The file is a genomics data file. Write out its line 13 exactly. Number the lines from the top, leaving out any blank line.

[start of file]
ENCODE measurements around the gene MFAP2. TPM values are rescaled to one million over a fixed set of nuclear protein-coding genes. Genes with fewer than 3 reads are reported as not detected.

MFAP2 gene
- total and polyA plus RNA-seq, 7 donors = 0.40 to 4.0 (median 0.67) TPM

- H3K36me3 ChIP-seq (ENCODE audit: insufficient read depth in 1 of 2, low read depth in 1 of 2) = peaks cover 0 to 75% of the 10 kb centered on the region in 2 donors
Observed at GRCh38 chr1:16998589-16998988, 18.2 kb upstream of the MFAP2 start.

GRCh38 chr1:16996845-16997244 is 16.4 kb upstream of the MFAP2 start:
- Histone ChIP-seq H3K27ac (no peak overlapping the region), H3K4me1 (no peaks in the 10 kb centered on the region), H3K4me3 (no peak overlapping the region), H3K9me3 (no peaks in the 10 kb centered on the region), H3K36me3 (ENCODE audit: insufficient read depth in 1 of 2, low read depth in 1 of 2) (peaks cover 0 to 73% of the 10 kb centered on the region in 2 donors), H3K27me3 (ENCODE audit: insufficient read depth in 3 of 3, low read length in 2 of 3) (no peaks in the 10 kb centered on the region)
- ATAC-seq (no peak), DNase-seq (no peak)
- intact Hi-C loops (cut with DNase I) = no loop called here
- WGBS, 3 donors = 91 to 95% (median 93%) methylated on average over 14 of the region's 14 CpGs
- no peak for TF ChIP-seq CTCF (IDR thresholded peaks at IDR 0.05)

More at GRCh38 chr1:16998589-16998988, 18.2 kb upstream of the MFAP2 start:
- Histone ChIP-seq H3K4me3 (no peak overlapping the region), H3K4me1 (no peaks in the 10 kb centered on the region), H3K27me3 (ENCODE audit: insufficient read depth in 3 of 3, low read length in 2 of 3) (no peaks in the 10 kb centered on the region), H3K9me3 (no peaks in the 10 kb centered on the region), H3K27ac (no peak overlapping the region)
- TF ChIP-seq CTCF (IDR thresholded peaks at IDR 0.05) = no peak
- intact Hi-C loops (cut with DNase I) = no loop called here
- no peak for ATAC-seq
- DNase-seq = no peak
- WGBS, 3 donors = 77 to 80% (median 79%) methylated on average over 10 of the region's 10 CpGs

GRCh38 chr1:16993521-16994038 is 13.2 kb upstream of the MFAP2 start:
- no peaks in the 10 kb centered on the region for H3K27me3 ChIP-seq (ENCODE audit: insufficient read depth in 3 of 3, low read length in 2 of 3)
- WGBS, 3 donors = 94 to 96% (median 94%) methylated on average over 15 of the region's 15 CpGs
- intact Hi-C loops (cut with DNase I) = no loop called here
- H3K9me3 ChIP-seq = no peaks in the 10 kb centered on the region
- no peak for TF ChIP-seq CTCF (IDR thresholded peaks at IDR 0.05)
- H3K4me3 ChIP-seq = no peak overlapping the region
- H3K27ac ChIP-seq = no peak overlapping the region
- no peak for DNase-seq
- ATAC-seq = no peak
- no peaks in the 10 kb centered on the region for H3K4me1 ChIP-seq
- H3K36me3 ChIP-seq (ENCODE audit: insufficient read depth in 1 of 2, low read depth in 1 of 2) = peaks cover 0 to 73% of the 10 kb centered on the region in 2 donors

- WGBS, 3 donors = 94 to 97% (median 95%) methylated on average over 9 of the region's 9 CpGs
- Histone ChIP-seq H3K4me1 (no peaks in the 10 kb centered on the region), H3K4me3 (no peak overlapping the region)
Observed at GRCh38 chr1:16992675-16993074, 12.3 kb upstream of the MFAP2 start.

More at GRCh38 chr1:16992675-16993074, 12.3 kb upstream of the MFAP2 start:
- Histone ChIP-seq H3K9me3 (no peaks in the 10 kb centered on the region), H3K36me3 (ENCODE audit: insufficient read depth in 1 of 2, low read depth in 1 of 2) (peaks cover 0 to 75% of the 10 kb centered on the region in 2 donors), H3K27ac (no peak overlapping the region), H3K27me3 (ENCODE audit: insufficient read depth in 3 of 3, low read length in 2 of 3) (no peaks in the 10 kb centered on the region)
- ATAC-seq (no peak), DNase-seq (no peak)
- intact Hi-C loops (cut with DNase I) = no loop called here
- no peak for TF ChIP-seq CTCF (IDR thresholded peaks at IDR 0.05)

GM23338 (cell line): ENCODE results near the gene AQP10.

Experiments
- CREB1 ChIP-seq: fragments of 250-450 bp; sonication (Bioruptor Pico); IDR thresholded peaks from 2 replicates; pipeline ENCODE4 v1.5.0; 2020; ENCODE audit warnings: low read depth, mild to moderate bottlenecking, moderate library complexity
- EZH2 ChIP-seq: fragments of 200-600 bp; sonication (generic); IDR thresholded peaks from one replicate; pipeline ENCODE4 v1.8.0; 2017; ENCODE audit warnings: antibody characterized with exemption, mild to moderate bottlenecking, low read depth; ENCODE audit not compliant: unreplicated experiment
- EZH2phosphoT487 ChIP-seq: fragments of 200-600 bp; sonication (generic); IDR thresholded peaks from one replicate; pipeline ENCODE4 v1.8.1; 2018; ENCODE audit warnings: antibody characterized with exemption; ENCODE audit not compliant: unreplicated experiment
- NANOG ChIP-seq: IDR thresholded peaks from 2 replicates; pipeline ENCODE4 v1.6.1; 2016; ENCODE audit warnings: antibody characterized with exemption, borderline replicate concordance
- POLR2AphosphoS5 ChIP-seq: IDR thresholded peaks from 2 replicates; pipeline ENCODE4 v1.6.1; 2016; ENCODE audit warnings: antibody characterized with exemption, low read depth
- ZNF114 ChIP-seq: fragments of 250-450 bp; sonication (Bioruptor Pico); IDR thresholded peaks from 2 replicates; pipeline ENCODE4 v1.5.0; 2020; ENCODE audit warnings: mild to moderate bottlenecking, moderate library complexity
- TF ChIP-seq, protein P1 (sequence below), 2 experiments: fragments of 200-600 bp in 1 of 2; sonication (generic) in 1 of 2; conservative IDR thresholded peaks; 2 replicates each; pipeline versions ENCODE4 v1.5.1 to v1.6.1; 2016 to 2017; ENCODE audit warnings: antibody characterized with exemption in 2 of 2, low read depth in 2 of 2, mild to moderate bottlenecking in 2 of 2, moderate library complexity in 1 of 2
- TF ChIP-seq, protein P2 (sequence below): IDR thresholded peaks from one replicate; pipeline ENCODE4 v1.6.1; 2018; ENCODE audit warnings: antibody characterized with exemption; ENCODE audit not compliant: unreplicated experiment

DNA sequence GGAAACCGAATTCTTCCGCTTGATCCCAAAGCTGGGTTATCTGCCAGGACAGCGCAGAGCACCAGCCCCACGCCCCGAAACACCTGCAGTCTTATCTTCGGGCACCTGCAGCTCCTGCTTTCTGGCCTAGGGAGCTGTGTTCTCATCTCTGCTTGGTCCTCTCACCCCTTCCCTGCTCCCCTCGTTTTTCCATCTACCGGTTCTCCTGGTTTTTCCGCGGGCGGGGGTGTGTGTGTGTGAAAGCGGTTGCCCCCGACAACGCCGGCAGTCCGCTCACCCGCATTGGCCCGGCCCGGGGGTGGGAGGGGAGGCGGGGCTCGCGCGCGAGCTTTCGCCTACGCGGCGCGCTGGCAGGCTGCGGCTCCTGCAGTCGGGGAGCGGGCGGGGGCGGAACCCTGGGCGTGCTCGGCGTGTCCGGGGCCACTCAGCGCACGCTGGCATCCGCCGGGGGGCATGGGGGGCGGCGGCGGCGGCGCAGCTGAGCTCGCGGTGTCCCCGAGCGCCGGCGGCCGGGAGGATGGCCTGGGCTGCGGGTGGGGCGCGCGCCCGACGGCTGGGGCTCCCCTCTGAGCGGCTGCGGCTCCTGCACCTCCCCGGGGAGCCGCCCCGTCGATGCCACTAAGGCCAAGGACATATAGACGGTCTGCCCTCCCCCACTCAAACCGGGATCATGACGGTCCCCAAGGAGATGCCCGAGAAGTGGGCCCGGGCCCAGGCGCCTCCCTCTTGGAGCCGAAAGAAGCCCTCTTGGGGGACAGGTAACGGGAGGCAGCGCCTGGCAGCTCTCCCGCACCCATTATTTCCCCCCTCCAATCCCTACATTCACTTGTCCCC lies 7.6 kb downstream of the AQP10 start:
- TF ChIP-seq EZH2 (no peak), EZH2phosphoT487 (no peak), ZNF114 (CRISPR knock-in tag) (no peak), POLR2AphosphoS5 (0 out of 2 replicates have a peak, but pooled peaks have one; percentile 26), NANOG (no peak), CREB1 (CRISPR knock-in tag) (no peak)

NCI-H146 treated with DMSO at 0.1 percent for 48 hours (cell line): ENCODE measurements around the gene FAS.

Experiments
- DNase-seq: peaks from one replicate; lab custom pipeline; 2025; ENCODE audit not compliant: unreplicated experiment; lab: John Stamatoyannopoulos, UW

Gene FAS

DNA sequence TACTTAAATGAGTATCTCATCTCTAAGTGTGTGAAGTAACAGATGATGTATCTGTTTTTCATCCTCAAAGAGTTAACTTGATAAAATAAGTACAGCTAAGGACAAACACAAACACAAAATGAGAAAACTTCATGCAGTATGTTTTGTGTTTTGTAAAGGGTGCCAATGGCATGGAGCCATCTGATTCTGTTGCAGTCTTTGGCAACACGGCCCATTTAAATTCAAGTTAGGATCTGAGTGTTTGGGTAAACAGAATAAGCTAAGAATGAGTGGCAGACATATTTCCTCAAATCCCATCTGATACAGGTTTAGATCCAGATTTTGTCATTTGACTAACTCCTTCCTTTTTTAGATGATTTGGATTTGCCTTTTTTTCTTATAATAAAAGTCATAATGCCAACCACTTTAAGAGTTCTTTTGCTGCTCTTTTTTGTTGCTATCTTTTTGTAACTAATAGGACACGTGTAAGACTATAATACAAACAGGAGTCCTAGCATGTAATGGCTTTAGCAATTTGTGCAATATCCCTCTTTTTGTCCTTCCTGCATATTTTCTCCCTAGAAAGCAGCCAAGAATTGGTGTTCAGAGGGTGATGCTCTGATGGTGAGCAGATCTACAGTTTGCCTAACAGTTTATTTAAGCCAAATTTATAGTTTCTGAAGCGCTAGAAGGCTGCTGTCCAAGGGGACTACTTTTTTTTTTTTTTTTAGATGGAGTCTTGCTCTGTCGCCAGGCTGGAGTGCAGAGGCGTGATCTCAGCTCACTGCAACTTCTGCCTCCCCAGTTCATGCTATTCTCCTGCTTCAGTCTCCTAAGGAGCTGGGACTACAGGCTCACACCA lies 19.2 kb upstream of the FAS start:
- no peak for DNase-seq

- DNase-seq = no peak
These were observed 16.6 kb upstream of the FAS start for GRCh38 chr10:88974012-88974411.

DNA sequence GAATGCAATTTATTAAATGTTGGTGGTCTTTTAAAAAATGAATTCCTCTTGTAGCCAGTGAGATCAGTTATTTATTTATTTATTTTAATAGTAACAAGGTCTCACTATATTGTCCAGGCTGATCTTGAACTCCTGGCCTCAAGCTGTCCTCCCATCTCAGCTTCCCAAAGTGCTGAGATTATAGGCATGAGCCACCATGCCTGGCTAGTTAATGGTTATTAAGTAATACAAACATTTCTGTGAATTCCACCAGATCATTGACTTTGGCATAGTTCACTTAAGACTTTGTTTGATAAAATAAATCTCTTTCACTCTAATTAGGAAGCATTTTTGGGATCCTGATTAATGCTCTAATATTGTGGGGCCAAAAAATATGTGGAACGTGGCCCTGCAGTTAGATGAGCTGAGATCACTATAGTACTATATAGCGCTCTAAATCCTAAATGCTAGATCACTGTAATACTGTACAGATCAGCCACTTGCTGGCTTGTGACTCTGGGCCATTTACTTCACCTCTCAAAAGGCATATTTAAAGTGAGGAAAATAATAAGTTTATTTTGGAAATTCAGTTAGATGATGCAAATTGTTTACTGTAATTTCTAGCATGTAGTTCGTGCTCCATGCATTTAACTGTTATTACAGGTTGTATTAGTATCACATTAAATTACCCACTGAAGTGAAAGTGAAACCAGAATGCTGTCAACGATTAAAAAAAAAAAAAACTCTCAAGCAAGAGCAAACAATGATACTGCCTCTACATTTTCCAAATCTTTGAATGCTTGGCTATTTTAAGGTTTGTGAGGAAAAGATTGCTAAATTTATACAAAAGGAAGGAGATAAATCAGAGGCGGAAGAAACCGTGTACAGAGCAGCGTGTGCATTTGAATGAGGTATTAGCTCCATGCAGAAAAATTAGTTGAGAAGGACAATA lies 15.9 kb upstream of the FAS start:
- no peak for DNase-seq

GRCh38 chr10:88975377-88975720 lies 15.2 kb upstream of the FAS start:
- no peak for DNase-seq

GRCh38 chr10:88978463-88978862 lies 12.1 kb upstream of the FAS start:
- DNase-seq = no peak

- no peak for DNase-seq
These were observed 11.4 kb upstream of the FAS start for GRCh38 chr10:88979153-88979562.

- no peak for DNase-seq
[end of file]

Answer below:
- Histone ChIP-seq H3K4me3 (no peak overlapping the region), H3K4me1 (no peaks in the 10 kb centered on the region), H3K27me3 (ENCODE audit: insufficient read depth in 3 of 3, low read length in 2 of 3) (no peaks in the 10 kb centered on the region), H3K9me3 (no peaks in the 10 kb centered on the region), H3K27ac (no peak overlapping the region)